Sunday, October 2, 2011

Everything You Ever Wanted to Know about Car Insurance

1:03 PM |

Every state requires automobile liability insurance. You generally must show proof of having liability insurance in order to register your vehicle or renew your tags, and many states require that you present proof of insurance if you are stopped for any moving violation. Liability insurance pays your legal defense costs and any successful claims against you if cause injury or death to another individual or damage to property while you are driving. Liability insurance is attached to a particular vehicle, not an individual, meaning that it also pays if someone else driving your car with your permission causes such bodily harm of property damage. Liability insurance does NOT cover your own medical or repair expenses if you are injured or if you vehicle is damaged in an accident.

There are other types of insurance coverage that you may be interested in even though your state may not require it.

Personal injury protection pays for your medical expenses if you or someone riding with you are injured in an accident. It also pays for your medical expenses if you are injured while a passenger riding in someone else’s car.

Uninsured motorist insurance pays for costs related to personal injury to you and your passengers or damage to your vehicle if you are involved in an accident with someone who does not have insurance.

Collision insurance pays for damage to your own vehicle if you are involved in an accident regardless of who was responsible for the accident.

Comprehensive insurance pays for damage to your vehicle resulting from non-accident-related events such as hail, vandalism, fire or theft. If your vehicle is financed it is almost certain that your finance company will require that you carry collision and comprehensive insurance until your loan has been paid off.

Insurance rates vary widely from one insurance company to another, so it is always advisable that you obtain quotes from at least three different companies before you select one. Rates charged by one company can be two or even three times higher than a rate charged by another company. It is also a good idea to solicit quotes on an annual basis.

Rates vary not only by auto insurance company, but also according to how much of the risk you are willing to bear yourself, that is, according to the amount of the deductible. For example, the same company will charge you a lower rate if you select a $500 deductible and lower still if you choose a $1000 rather than a $0 deductible. A $500 deductible means if there is an accident, you are responsible for the first $500 of the resulting expense; the insurance company will pay only expenses in excess of $500. A zero deductible means that the insurance will pay all expenses. By increasing your deductible from $500 to $1000 you could easily reduce your premium by 25%. This works only up to a certain point, since the state in which you live will generally specify that your deductible cannot be higher than a certain amount (most often $500).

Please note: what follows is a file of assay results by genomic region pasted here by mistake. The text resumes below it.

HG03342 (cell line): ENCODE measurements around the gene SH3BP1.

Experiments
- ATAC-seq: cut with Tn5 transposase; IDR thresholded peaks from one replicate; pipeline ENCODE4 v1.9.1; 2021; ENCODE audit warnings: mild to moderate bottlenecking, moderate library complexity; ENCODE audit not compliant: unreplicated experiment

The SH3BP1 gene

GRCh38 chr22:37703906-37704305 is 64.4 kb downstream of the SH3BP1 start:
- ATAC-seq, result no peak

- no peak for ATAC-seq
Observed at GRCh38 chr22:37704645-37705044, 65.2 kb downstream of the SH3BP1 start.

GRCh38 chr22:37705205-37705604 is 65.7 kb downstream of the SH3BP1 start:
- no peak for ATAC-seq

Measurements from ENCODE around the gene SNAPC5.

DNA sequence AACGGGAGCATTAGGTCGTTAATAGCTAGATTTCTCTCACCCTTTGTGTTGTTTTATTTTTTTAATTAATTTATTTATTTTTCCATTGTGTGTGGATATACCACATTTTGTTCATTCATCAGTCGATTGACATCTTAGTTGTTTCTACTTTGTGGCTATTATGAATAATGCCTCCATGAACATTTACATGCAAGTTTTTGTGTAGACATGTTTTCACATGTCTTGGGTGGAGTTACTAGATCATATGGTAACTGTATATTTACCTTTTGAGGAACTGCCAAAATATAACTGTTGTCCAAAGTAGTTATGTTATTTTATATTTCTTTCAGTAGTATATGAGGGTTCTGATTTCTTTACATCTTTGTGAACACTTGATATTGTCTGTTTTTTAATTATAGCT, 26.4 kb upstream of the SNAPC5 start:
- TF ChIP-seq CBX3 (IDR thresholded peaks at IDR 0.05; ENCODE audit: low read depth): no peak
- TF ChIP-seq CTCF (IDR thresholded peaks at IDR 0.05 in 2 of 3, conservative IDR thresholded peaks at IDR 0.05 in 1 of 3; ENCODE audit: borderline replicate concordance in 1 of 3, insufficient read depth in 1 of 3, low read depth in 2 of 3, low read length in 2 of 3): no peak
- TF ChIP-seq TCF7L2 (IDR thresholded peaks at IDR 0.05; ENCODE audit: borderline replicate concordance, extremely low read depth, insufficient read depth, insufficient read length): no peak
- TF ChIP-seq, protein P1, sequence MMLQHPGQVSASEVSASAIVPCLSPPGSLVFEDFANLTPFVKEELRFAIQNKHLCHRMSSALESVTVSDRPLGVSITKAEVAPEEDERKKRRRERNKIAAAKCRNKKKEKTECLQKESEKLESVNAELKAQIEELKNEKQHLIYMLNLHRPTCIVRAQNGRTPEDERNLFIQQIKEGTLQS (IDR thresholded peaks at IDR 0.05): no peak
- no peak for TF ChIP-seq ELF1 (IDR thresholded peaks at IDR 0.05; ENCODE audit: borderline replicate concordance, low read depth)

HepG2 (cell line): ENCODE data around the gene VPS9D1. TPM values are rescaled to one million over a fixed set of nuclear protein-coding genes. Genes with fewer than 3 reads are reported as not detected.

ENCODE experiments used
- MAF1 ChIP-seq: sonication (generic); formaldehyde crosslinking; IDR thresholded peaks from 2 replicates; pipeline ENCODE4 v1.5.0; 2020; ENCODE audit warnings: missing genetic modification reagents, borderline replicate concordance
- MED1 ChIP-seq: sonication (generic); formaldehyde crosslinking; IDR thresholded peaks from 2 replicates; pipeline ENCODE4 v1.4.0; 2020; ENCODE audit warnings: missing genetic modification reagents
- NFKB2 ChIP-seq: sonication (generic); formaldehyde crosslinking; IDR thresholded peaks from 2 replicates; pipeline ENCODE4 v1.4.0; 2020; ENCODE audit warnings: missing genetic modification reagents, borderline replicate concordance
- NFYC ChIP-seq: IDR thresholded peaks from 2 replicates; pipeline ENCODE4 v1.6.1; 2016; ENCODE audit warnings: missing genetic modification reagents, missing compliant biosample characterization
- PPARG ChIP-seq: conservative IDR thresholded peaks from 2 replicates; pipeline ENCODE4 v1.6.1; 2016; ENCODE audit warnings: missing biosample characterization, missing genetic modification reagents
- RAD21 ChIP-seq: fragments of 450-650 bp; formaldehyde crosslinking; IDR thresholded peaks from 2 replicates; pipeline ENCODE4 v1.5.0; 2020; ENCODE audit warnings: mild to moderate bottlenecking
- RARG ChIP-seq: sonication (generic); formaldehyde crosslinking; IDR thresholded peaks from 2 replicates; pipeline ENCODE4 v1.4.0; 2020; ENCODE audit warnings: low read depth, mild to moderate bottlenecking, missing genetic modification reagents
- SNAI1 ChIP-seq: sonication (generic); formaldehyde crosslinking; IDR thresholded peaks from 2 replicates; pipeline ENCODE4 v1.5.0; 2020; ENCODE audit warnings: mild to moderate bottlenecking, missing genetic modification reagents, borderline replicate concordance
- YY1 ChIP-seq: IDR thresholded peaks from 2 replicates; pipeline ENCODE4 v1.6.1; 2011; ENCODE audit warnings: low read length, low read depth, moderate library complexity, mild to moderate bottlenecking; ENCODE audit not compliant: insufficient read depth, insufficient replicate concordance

There are a host of other factors that will affect your premium. Premiums are usually higher for cars that are expensive to repair, or are popular targets of theft. Likewise, the premium can be higher for what the insurance companies regard as a sports car, even if the car itself is no more expensive than a family sedan. Their logic in doing so is that driver of a sports car is more likely to be involved in an accident. Some auto insurance companies also offer lower premiums to drivers who drive fewer miles; they may charge a driver who lives 25 miles from his workplace more than they charge a driver who lives only 10 miles from his workplace. Generally speaking, rates in rural areas are lower than rates in urban areas, and even within the same city the rate may be lower if you live in some zip codes rather than others. You may also get a discount if you go a specified number of years without a moving violation or being involved in an accident, if you are over a certain age or if your car is equipped with an anti-theft device.

If you are a teenager or a college student, they may actually charge a lower premium if you maintain a higher grade point average. You may also be able to lower your premium if you take part in a driver’s education course.

Some optional types of coverage are relatively cheap, but might save you a lot of money if you are involved in an accident. For only a couple of dollars more a month, you can add coverage that pays for a rental car while your car is being repaired as a result of an accident.

It is important that you maintain a good driving record. Your auto insurance company
may increase your premiums drastically if you are involved in more than one accident within a given period of time, of if you are found guilty of multiple moving violations. Not only that, your company may actually cancel your policy, figuring you are just too great of a risk. If your insurance is ever cancelled, you may have serious difficulties finding a company willing to insure you, and if you do such coverage can be prohibitively expensive.

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